We’ve been throwing heavy stones
Lead us back to life in You

w/m: Bobby Gilles & Brooks Ritter
Sojourn Community Church
Listen here.

My new favorite song…

So, you know how every once in a while, you come across a song that just hits the spot? You find yourself just pushing the back button on your ipod when there are only like 5 seconds left and just listening to it all over again…

Well… that has been this song for me! Sara Groves is rockin’ my world with her song “When The Saints”. I mean, any time I find a song that molds social justice stuff with a Hammond organ and a gospel choir in the background, you know a brother has got to smile! But snap… read these lyrics and see if it doesn’t get you krunk…

But more importantly, you should get this CD and add it to your collection, because it is well worth the money, even if it were for this song alone.

Lord I have a heavy burden of all I’ve seen and know
It’s more than I can handle
But your word is burning like a fire shut up in my bones
and I cannot let it go

And when I’m weary and overwrought
with so many battles left unfought

I think of Paul and Silas in the prison yard
I hear their song of freedom rising to the stars
And when the Saints go marching in
I want to be one of them

Lord it’s all that I can’t carry and cannot leave behind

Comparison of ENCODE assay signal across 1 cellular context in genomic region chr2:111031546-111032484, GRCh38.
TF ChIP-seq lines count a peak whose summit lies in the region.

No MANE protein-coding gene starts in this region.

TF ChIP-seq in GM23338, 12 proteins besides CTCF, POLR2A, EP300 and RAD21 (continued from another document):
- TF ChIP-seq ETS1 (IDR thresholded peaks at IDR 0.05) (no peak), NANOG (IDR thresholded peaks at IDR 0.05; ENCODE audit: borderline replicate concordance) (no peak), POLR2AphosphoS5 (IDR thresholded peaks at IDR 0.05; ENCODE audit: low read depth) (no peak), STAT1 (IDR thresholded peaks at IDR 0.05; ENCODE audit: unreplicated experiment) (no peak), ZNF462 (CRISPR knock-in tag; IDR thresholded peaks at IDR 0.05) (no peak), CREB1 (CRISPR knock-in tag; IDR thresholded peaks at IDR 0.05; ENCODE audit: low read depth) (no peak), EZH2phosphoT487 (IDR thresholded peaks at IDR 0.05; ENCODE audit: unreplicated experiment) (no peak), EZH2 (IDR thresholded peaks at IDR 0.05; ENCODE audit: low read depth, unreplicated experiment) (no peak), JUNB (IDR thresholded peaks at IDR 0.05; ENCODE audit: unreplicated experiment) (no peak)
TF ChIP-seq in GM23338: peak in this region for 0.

It often overwhelms me
When I think of all who’ve gone before me and lived the faithful life
Their courage compells me

And when I’m weary and overwrought
with so many battles left unfought

I think of Paul and Silas in the prison yard
I hear their song of freedom rising to the stars

I see the shepherd Moses in the Pharoh’s court
I hear his call of freedom for the people of the Lord

And when the Saints go marching in
I want to be one of them
And when the Saints go marching in
I want to be one of them

I see the long quiet walk along the Underground Railroad
I see the slave awakening to the value of her soul

I see the young missionary and the end of the spear
I see his family returning with no trace of fear

I see the long hard shadows of Calcutta nights
I see the sisters standing by the lepers side

I see the young girl huddled on the brothel floor
I see the man with a passion come and kicking down the door

I see the man of sorrows and his long troubled road
I see the world on his shoulders and my easy load

And when the Saints go marching in
I want to be one of them